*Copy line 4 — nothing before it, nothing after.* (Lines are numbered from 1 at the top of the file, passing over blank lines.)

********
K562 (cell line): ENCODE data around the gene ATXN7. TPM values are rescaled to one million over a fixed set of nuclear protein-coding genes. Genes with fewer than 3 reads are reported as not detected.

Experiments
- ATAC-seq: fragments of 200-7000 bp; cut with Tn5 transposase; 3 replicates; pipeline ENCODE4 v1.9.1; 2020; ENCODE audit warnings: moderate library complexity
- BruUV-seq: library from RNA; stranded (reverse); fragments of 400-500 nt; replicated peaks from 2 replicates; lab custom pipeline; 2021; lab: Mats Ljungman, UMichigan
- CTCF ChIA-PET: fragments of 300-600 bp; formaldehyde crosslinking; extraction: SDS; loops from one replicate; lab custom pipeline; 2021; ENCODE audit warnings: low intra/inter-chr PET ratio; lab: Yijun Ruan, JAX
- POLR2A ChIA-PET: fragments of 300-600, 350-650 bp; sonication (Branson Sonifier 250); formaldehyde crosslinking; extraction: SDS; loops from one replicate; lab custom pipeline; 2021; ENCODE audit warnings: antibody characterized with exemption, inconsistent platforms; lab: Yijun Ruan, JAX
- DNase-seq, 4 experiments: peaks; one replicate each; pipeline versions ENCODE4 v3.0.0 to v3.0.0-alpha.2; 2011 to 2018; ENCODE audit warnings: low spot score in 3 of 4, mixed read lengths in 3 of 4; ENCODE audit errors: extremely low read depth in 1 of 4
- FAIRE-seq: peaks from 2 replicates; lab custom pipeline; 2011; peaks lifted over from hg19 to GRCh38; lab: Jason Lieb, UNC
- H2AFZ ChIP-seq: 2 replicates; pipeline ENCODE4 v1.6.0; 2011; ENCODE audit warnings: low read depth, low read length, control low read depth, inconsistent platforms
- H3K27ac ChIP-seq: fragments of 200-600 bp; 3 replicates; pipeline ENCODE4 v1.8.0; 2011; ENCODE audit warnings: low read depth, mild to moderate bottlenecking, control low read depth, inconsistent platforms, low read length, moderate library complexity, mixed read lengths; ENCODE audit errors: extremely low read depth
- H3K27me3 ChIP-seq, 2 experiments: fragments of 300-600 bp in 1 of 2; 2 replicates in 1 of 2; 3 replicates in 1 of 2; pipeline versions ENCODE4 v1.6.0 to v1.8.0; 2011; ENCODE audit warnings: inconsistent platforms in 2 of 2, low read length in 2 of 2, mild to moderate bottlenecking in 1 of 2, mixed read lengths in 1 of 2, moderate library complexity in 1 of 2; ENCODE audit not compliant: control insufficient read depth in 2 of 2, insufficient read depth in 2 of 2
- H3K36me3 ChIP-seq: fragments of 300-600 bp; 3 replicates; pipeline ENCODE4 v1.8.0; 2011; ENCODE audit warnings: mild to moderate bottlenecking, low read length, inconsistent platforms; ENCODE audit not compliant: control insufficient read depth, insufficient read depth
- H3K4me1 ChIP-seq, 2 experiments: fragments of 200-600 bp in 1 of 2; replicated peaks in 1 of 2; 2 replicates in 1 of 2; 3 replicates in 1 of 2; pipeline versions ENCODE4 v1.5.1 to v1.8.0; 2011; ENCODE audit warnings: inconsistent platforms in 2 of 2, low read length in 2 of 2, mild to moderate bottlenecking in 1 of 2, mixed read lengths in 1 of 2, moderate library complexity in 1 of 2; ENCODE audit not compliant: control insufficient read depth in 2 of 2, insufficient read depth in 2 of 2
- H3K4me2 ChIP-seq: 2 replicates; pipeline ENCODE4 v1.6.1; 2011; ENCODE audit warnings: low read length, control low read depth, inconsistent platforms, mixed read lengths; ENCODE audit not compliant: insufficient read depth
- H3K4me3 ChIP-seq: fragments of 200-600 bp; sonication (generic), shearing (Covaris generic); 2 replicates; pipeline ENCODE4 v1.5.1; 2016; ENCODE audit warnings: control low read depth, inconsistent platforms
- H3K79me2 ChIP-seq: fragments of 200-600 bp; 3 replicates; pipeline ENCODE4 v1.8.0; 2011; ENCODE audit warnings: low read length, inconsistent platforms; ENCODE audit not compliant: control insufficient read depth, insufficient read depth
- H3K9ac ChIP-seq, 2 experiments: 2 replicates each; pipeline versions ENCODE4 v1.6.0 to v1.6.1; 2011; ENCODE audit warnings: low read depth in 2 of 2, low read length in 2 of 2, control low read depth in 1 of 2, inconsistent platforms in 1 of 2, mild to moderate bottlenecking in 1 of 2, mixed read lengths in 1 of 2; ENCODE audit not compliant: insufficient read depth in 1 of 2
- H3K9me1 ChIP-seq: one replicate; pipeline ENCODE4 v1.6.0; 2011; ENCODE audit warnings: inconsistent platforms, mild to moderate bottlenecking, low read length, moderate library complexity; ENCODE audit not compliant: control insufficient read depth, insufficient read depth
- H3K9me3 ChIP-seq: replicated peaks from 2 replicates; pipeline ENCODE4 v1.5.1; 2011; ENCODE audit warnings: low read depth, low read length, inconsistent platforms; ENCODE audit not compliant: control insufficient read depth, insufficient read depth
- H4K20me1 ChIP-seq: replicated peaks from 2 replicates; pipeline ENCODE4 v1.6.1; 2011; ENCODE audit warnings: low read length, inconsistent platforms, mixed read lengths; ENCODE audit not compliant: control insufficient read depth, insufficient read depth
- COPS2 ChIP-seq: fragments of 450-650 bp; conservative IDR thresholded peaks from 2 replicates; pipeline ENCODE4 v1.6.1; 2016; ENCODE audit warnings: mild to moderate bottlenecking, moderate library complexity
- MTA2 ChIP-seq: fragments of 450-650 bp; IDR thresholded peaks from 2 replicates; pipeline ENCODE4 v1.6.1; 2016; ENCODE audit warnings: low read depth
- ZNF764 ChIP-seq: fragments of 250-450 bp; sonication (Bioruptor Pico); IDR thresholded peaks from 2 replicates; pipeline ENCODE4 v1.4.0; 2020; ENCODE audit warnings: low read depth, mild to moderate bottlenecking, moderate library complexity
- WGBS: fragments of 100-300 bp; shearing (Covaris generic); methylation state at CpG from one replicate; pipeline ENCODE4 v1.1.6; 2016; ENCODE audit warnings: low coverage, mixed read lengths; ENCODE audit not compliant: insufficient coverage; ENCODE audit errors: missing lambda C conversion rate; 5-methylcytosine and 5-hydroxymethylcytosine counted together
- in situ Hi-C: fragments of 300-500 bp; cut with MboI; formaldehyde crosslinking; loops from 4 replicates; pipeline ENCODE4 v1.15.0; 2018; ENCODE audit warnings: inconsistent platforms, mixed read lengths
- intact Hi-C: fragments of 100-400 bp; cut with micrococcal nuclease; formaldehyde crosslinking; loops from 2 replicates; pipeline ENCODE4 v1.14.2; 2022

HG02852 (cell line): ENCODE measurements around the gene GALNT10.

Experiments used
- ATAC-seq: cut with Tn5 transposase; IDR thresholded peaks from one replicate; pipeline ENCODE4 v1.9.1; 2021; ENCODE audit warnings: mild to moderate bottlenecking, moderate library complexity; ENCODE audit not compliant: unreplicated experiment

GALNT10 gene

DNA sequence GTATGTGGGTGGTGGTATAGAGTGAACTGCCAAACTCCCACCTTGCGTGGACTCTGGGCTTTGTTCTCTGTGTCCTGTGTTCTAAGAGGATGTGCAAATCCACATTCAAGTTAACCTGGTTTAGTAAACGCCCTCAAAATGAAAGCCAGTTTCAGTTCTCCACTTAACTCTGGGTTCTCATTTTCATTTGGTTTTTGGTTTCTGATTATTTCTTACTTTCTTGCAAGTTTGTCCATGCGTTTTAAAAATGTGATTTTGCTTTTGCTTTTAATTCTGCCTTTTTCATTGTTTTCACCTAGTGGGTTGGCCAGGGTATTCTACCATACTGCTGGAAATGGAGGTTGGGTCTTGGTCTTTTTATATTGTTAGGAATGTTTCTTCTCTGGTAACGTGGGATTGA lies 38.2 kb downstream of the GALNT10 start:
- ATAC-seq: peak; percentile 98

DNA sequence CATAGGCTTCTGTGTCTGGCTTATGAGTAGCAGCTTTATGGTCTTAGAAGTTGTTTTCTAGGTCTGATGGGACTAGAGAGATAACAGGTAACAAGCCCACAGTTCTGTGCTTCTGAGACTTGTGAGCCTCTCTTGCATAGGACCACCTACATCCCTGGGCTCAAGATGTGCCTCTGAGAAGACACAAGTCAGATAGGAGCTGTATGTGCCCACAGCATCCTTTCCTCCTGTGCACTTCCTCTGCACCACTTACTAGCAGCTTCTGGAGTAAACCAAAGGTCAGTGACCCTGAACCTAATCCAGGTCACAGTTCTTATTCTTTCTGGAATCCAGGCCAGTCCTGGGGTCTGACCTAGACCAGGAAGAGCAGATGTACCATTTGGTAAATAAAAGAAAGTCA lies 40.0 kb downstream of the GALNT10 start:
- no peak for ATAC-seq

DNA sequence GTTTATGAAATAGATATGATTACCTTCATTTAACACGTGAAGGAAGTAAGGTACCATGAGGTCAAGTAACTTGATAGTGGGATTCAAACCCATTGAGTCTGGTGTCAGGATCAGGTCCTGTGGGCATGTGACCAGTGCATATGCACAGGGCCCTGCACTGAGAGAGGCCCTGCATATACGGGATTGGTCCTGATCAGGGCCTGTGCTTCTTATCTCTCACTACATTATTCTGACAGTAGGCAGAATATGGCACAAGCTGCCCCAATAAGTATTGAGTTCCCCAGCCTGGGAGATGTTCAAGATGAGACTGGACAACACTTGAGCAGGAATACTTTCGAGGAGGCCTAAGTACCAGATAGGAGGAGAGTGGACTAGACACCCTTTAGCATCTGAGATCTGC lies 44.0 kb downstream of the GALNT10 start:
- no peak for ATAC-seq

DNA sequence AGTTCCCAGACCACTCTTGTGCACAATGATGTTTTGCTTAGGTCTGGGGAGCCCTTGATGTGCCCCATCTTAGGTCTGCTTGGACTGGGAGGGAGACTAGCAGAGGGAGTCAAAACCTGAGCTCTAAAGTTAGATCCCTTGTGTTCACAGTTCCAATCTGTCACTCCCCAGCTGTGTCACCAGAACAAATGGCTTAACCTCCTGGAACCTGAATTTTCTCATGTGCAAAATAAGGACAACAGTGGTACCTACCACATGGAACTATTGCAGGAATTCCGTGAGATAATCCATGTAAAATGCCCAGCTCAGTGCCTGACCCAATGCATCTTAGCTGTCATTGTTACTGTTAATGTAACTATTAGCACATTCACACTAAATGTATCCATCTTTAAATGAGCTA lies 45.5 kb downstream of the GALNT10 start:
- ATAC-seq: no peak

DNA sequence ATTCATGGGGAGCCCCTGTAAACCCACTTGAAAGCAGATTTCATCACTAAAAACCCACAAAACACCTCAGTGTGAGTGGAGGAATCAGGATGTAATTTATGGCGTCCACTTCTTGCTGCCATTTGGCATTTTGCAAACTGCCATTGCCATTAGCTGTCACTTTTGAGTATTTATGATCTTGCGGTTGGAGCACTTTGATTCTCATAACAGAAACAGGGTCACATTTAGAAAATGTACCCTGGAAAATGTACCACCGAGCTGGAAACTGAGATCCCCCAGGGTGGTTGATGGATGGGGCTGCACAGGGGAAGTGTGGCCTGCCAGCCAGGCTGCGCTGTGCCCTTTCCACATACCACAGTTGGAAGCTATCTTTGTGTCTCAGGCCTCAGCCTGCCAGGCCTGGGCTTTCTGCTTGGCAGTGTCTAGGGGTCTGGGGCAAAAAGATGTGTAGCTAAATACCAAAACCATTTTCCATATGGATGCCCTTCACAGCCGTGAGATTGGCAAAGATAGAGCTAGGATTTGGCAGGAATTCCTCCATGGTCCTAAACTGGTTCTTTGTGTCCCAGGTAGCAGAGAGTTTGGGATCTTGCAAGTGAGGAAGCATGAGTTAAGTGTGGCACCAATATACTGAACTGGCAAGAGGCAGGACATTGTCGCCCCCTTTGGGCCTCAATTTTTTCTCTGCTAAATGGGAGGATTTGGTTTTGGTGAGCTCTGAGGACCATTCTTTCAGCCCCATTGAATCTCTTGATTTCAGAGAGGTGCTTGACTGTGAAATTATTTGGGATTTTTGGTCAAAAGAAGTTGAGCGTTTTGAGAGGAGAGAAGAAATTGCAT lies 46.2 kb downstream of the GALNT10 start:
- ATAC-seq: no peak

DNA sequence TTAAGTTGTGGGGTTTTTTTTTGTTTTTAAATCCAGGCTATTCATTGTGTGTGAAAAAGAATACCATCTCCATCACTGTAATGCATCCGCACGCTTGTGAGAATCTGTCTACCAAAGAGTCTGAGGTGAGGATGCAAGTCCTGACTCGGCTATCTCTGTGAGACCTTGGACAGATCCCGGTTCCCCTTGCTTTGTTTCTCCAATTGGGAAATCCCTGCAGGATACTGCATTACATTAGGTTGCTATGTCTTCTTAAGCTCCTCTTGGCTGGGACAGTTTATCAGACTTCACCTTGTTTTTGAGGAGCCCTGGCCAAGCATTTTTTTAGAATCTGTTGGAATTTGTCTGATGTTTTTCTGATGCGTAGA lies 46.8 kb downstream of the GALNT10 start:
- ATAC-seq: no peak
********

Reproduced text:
- BruUV-seq: library from RNA; stranded (reverse); fragments of 400-500 nt; replicated peaks from 2 replicates; lab custom pipeline; 2021; lab: Mats Ljungman, UMichigan